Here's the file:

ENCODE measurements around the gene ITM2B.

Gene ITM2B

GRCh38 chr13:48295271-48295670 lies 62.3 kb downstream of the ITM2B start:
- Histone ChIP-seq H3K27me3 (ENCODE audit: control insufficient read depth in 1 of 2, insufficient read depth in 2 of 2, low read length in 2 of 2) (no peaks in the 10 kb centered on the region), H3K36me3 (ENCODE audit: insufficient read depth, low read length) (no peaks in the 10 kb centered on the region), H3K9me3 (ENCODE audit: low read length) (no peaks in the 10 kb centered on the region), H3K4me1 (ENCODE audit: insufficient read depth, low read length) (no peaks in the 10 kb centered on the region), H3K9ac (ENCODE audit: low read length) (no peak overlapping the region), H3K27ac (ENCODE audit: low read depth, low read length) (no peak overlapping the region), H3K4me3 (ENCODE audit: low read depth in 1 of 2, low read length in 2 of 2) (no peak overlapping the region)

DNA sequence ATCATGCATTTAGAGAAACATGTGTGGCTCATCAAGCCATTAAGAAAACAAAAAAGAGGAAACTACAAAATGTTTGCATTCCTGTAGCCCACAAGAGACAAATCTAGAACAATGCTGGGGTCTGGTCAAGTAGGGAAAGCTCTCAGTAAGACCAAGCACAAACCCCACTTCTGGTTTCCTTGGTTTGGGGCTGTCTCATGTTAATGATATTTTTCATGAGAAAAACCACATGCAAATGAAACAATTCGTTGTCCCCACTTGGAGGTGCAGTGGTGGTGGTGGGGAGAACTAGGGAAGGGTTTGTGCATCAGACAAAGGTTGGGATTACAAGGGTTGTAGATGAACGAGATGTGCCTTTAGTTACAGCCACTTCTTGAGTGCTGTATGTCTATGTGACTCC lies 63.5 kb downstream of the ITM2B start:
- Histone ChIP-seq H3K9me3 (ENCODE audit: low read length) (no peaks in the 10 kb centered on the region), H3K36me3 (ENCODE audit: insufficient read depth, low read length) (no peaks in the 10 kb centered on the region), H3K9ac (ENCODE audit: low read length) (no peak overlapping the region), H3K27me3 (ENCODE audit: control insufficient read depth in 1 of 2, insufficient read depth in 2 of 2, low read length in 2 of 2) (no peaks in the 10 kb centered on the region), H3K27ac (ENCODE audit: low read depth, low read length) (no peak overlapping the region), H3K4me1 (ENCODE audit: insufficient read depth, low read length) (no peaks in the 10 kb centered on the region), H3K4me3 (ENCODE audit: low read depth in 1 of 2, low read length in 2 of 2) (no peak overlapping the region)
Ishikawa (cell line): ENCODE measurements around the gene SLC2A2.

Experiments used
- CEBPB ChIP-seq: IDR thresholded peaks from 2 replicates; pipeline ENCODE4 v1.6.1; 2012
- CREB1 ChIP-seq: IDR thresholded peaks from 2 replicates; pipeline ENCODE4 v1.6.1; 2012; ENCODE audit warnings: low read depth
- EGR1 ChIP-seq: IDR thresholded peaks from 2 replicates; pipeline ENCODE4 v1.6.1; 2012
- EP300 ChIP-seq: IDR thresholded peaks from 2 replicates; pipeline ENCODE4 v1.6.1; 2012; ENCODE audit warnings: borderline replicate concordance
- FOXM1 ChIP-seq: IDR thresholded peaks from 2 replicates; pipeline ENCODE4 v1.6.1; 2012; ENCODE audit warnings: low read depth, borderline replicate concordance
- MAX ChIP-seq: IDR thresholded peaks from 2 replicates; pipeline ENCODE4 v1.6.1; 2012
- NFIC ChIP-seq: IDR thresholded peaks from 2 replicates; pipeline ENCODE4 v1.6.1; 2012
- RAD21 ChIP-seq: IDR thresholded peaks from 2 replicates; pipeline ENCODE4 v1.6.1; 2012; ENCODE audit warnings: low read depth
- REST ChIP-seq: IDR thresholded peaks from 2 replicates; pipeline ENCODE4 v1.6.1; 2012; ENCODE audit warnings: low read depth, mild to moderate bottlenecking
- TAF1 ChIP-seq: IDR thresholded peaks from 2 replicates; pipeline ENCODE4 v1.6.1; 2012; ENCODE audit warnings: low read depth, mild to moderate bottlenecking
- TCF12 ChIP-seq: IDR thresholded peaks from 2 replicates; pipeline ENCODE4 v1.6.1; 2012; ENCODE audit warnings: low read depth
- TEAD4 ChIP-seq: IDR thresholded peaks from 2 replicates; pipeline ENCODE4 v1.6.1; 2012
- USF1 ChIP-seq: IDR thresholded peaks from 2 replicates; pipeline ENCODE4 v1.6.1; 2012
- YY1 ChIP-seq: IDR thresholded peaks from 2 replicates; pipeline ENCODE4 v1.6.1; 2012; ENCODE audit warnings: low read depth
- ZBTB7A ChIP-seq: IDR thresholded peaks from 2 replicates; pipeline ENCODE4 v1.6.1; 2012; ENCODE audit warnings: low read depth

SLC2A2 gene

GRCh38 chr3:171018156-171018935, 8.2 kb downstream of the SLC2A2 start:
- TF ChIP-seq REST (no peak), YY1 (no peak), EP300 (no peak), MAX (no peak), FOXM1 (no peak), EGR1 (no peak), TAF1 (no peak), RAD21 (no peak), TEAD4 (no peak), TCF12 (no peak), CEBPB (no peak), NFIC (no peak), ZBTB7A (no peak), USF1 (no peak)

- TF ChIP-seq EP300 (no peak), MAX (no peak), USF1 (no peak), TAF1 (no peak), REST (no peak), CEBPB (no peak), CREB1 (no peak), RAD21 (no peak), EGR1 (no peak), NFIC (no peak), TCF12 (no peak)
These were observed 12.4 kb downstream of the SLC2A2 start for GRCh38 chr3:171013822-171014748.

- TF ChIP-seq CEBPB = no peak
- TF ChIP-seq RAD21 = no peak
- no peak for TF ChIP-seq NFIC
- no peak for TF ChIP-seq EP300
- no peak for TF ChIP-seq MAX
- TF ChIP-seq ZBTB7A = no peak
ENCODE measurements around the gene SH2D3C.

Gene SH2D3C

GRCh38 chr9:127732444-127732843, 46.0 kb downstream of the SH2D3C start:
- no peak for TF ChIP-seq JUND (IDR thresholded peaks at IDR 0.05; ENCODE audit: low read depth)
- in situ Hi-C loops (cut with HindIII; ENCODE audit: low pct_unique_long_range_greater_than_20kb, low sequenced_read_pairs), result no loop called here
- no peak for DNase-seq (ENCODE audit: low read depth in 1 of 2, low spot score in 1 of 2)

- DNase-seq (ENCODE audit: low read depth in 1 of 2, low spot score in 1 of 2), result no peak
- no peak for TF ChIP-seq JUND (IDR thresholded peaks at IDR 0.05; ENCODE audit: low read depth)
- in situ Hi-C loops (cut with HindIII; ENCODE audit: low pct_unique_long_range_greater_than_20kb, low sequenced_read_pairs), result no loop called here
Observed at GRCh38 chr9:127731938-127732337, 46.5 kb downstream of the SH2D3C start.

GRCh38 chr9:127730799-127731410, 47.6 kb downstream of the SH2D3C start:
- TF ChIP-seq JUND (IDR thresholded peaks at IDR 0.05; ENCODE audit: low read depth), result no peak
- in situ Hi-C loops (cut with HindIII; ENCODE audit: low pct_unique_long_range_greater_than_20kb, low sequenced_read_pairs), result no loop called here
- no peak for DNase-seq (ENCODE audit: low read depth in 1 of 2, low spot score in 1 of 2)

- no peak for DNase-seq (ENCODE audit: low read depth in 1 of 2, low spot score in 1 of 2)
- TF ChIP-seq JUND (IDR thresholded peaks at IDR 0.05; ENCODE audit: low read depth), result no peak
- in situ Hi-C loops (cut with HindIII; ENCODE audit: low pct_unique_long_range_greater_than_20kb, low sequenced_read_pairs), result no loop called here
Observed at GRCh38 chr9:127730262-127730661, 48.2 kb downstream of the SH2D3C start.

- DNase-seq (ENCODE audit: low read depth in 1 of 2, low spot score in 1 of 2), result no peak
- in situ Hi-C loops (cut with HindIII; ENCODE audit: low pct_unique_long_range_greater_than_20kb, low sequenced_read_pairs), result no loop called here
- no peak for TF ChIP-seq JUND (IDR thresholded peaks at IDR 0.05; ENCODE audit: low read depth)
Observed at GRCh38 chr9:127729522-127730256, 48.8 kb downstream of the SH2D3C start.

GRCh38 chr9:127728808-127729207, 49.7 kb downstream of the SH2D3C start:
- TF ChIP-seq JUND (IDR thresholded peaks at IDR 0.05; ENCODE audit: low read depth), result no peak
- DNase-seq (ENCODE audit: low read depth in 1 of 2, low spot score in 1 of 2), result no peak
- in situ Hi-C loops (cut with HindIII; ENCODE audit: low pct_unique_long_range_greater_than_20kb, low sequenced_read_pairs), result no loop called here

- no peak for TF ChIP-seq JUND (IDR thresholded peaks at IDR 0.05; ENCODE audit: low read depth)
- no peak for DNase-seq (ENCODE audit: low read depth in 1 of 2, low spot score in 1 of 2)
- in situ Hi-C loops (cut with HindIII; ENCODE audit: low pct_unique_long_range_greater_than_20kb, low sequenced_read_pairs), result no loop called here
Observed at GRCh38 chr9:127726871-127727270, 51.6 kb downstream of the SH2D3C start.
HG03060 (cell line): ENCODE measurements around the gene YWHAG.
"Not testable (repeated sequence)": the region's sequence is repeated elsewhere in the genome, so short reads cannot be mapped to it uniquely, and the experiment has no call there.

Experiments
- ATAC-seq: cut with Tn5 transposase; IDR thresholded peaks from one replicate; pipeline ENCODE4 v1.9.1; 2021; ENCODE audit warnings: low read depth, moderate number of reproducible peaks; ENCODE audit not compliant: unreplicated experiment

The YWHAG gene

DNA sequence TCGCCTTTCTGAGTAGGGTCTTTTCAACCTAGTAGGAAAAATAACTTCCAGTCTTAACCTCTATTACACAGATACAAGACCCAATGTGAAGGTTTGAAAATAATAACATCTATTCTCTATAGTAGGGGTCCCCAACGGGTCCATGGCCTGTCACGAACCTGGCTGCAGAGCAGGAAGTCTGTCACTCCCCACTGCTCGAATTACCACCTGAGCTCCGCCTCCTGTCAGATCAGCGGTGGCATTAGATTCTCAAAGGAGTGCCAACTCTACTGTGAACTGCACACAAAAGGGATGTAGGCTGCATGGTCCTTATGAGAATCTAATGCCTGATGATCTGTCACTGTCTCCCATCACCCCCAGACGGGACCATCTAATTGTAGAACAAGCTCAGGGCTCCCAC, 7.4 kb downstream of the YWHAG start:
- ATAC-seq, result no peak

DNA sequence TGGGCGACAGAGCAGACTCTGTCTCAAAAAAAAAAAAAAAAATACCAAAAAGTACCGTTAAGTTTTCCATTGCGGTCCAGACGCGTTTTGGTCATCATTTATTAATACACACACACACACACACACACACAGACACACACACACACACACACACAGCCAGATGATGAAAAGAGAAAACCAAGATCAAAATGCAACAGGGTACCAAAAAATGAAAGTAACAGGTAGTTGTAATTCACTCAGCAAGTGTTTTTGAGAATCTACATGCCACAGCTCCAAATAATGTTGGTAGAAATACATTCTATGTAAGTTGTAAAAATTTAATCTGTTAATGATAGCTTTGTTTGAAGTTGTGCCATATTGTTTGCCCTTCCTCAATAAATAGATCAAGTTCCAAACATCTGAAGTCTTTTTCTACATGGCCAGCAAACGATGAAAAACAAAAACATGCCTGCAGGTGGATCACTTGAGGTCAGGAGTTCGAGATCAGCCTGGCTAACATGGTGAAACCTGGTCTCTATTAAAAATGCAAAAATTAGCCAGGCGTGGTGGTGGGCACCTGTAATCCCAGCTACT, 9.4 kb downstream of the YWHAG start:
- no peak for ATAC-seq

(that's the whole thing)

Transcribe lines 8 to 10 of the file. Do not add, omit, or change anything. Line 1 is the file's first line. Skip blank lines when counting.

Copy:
Experiments used
- CEBPB ChIP-seq: IDR thresholded peaks from 2 replicates; pipeline ENCODE4 v1.6.1; 2012
- CREB1 ChIP-seq: IDR thresholded peaks from 2 replicates; pipeline ENCODE4 v1.6.1; 2012; ENCODE audit warnings: low read depth